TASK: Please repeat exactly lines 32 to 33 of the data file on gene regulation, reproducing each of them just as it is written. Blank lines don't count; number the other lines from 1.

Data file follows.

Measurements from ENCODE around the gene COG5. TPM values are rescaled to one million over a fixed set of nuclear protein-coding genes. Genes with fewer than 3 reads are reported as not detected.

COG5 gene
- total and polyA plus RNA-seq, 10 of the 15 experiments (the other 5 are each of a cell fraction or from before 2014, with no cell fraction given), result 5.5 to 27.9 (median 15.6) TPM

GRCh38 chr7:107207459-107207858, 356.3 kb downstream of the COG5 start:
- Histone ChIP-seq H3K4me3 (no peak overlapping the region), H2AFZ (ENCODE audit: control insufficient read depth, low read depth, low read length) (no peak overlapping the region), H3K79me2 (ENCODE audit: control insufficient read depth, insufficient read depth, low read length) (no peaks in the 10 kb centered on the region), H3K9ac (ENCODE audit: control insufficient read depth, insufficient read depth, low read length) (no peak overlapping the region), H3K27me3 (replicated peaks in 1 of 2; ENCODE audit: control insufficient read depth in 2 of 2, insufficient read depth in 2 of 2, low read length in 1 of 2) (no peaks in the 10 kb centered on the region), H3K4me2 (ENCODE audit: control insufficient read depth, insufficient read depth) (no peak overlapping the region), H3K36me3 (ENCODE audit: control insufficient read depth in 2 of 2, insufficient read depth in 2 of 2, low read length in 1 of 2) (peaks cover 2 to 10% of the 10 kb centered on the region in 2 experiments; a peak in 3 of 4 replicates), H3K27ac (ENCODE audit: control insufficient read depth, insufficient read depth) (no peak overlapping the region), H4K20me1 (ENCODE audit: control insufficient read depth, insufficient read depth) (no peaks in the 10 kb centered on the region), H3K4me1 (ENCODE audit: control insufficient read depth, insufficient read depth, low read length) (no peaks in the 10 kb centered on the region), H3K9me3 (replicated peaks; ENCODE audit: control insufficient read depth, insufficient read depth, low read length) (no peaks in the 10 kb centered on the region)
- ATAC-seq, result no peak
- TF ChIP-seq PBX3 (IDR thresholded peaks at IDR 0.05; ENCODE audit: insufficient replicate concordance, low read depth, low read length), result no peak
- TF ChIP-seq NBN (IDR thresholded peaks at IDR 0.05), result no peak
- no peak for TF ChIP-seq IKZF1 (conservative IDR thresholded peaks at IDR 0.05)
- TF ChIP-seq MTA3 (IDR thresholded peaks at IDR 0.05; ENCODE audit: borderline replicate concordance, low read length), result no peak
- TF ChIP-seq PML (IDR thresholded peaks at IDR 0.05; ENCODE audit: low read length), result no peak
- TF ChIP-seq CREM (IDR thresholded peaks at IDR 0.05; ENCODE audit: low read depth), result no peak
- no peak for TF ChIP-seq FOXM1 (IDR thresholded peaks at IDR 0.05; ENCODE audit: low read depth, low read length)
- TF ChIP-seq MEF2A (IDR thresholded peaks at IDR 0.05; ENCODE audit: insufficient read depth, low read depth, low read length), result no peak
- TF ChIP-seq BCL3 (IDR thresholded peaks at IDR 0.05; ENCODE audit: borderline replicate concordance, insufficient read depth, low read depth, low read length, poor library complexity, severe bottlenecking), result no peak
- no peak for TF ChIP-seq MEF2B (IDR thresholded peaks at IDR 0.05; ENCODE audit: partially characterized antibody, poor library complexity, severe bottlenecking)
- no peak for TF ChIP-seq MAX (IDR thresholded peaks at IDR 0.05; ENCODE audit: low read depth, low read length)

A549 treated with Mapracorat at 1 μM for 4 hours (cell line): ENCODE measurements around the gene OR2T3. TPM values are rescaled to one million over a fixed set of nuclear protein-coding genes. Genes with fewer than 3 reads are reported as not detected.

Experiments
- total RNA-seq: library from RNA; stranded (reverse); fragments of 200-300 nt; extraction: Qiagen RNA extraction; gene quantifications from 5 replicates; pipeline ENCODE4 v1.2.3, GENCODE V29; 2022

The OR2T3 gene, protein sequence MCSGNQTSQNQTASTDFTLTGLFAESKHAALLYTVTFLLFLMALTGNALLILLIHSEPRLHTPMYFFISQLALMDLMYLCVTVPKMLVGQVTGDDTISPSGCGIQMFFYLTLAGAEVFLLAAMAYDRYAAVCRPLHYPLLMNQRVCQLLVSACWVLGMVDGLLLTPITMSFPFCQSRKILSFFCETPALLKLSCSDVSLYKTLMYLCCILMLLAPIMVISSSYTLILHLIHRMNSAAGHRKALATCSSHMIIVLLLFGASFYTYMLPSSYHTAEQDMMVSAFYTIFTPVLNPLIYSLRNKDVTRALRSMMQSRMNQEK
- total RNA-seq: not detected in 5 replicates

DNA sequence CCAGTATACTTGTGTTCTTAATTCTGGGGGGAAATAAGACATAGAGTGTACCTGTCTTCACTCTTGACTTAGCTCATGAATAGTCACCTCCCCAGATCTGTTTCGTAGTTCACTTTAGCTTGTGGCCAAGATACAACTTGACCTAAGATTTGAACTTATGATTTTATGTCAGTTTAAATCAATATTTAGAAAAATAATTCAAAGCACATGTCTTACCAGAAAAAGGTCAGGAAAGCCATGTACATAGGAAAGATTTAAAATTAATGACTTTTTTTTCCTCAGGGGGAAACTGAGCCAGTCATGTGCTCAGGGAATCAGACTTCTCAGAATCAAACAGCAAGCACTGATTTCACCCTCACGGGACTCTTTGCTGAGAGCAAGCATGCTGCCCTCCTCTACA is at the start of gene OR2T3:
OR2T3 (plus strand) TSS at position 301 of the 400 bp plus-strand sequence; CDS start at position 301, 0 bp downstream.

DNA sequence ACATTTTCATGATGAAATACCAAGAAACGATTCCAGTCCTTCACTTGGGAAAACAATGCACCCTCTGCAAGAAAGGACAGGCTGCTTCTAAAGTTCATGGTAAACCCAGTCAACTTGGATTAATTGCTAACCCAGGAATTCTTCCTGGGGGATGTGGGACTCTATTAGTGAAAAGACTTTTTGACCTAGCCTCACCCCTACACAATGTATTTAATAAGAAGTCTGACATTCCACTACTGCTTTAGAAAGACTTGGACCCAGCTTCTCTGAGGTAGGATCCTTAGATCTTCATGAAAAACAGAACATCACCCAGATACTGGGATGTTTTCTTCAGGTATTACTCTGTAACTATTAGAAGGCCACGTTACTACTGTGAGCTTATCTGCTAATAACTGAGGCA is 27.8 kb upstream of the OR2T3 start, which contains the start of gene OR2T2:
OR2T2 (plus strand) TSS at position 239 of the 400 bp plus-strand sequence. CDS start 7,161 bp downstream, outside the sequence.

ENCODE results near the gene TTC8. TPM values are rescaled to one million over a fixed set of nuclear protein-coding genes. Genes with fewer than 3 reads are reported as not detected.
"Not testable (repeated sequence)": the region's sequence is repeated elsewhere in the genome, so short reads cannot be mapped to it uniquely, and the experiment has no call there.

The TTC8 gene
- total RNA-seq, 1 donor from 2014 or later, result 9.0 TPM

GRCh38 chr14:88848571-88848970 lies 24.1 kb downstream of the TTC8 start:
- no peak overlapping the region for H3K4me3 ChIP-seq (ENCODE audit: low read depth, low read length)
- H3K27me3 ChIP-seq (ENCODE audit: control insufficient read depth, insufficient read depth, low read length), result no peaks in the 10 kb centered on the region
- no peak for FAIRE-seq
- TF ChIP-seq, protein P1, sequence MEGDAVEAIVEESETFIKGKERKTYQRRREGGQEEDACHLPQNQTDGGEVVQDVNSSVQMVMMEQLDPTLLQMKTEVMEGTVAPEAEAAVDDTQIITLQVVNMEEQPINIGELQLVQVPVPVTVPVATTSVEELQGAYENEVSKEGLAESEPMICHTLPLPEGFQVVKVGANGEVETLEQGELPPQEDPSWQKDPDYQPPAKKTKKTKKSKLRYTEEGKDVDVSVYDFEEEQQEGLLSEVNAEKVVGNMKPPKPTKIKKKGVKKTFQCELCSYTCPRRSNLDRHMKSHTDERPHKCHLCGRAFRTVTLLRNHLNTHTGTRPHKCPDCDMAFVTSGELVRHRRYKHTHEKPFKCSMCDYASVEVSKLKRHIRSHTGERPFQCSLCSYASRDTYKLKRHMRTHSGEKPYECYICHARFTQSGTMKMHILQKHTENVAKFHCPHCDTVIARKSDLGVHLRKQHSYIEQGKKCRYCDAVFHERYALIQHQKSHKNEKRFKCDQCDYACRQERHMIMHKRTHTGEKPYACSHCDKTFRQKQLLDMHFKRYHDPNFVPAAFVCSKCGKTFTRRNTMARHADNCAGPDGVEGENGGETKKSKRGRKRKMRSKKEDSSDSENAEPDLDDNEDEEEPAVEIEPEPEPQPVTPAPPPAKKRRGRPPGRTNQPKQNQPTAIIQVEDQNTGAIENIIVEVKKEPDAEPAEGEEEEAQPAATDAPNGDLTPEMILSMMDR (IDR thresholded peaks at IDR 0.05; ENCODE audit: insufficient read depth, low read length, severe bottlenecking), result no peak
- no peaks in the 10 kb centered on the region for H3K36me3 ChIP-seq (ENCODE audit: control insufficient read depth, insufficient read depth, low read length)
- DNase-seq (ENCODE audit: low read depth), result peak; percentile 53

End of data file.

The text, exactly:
- no peak overlapping the region for H3K4me3 ChIP-seq (ENCODE audit: low read depth, low read length)
- H3K27me3 ChIP-seq (ENCODE audit: control insufficient read depth, insufficient read depth, low read length), result no peaks in the 10 kb centered on the region